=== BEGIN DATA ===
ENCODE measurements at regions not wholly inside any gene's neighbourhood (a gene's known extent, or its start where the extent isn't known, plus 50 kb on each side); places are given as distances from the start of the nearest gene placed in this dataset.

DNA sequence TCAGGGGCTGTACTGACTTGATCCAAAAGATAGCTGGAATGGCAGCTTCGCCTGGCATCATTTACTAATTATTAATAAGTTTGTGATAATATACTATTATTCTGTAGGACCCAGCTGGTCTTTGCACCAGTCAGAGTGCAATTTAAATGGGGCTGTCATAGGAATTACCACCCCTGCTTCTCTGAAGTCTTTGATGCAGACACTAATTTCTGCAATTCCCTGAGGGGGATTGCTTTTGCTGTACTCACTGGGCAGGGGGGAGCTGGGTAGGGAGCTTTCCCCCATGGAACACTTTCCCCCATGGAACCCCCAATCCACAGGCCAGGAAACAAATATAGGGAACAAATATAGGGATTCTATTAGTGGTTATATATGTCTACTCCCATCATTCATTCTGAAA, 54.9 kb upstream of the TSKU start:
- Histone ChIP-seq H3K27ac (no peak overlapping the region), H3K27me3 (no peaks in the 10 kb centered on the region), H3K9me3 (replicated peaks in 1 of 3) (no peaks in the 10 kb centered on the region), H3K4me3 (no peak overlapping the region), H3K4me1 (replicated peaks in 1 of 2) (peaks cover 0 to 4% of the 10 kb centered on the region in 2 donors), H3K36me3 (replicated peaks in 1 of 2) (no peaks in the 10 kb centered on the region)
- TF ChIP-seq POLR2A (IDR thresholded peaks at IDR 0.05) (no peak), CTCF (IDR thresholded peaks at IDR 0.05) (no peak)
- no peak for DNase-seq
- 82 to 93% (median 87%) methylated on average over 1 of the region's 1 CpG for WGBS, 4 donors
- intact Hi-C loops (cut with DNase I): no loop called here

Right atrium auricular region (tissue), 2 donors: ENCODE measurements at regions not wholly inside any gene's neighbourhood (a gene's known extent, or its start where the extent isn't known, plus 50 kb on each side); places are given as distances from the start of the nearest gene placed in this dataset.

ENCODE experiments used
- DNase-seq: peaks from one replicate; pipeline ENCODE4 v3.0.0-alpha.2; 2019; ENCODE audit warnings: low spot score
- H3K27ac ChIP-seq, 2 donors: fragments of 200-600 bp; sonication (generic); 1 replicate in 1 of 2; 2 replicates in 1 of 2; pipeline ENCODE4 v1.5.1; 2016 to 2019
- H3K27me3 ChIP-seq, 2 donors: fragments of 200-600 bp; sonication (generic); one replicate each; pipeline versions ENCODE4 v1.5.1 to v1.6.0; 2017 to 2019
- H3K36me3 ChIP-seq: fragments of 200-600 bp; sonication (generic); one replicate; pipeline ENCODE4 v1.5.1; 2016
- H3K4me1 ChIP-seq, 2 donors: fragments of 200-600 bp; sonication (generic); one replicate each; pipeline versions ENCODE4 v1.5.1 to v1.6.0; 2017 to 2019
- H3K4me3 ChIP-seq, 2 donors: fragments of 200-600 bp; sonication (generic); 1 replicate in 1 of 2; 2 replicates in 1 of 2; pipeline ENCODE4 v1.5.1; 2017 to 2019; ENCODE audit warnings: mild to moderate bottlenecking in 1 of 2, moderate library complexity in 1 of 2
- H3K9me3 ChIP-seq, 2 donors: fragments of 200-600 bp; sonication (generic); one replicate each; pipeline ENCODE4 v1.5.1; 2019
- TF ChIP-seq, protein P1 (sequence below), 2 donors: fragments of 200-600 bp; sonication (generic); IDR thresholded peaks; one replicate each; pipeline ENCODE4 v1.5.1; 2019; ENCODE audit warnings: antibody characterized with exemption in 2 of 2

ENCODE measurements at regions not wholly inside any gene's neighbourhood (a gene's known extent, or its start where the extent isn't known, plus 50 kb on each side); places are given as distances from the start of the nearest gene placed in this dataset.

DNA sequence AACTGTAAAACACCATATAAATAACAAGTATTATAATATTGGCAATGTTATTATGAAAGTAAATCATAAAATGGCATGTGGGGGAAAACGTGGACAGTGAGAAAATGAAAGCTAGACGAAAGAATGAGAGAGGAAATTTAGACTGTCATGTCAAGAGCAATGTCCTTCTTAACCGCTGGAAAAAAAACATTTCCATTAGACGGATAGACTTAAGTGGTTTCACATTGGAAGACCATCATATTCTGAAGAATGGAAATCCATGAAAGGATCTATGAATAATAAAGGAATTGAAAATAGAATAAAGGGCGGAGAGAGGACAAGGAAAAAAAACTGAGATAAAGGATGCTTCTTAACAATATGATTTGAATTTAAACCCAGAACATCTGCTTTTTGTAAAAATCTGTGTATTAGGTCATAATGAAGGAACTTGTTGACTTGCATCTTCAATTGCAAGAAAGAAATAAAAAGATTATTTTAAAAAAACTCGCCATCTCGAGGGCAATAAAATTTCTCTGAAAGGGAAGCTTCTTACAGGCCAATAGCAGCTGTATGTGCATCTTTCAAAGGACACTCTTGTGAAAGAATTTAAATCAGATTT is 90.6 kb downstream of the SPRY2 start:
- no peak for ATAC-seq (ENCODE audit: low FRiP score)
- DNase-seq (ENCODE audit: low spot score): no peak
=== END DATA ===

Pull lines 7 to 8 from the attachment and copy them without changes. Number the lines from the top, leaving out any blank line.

- intact Hi-C loops (cut with DNase I): no loop called here

Right atrium auricular region (tissue), 2 donors: ENCODE measurements at regions not wholly inside any gene's neighbourhood (a gene's known extent, or its start where the extent isn't known, plus 50 kb on each side); places are given as distances from the start of the nearest gene placed in this dataset.